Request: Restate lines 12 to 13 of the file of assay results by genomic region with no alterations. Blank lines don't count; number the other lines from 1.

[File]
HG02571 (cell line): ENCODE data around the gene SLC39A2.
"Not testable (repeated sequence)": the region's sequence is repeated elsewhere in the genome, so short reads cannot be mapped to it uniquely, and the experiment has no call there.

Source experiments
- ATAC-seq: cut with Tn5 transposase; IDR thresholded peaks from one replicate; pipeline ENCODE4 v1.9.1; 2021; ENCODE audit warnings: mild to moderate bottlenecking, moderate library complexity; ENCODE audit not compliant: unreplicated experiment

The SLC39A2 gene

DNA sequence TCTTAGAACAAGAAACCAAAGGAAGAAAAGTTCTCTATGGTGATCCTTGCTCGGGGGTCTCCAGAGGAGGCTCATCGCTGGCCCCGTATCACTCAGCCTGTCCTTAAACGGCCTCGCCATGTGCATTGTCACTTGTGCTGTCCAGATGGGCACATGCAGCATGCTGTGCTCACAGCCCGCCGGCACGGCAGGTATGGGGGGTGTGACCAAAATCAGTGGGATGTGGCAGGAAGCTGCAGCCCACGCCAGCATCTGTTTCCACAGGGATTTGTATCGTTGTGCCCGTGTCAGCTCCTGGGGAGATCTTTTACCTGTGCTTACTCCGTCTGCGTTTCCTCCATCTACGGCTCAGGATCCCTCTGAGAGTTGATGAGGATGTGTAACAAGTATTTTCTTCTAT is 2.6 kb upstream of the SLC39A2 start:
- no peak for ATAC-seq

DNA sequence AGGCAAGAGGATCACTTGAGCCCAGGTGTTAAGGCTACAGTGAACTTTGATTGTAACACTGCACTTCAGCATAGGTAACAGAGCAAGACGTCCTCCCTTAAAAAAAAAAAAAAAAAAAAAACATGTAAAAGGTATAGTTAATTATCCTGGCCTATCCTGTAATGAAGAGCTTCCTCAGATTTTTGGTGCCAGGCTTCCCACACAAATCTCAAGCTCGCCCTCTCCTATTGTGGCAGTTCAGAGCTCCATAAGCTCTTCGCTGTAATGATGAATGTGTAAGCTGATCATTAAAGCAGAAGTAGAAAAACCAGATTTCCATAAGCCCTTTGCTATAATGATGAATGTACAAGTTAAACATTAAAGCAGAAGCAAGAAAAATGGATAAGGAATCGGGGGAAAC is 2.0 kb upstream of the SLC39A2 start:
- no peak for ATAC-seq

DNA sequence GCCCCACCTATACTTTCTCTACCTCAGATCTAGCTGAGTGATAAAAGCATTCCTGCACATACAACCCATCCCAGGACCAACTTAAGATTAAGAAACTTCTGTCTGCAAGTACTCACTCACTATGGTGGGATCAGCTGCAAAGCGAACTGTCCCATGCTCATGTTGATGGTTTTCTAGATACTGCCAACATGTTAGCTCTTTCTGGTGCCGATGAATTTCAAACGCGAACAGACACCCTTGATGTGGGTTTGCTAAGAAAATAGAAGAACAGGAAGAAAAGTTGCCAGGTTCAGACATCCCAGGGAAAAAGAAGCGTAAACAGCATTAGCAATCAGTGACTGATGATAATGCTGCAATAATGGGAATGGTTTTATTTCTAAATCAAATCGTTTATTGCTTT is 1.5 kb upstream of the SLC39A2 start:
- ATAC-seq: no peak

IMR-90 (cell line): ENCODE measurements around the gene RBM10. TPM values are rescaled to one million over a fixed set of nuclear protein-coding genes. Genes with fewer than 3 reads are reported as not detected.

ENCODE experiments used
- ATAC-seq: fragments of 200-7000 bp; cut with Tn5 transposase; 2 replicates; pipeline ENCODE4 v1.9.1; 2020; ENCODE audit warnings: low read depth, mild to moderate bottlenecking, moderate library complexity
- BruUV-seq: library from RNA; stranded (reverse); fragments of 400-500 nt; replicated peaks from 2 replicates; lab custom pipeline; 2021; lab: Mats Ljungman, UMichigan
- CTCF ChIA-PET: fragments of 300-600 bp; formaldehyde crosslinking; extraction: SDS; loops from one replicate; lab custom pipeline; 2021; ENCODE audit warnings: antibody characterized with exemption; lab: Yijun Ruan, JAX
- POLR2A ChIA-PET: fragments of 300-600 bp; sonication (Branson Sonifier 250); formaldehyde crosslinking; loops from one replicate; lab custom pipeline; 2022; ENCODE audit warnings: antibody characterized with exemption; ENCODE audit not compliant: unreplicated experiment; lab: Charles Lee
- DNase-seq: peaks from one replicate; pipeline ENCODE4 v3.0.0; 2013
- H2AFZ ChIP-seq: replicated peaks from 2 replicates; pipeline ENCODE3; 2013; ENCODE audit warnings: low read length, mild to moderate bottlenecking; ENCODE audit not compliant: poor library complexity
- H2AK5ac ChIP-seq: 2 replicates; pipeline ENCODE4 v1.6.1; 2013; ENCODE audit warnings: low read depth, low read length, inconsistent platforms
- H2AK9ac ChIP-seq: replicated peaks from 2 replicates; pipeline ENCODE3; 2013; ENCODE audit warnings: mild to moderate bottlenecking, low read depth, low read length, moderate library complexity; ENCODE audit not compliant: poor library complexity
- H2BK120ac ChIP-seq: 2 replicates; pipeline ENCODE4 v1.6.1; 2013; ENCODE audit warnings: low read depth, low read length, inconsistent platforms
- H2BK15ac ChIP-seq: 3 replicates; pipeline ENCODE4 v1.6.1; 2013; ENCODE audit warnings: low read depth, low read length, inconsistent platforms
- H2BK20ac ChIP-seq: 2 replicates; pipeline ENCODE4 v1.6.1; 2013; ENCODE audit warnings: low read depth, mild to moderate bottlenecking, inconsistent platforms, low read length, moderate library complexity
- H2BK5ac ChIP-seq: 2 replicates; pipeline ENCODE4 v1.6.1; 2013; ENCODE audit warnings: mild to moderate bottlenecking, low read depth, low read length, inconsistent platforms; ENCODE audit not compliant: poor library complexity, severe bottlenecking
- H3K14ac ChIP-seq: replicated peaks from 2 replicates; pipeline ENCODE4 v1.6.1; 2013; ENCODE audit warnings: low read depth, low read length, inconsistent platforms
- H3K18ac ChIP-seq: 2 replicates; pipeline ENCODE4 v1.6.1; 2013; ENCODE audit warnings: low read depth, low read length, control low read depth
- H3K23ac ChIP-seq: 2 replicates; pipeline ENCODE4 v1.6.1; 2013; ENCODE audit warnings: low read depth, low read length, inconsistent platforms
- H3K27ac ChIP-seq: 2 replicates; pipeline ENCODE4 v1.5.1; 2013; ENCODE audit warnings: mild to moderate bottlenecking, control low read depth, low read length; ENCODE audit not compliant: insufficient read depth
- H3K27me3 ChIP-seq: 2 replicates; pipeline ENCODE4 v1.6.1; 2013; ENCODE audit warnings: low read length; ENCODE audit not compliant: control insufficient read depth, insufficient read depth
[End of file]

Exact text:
IMR-90 (cell line): ENCODE measurements around the gene RBM10. TPM values are rescaled to one million over a fixed set of nuclear protein-coding genes. Genes with fewer than 3 reads are reported as not detected.

ENCODE experiments used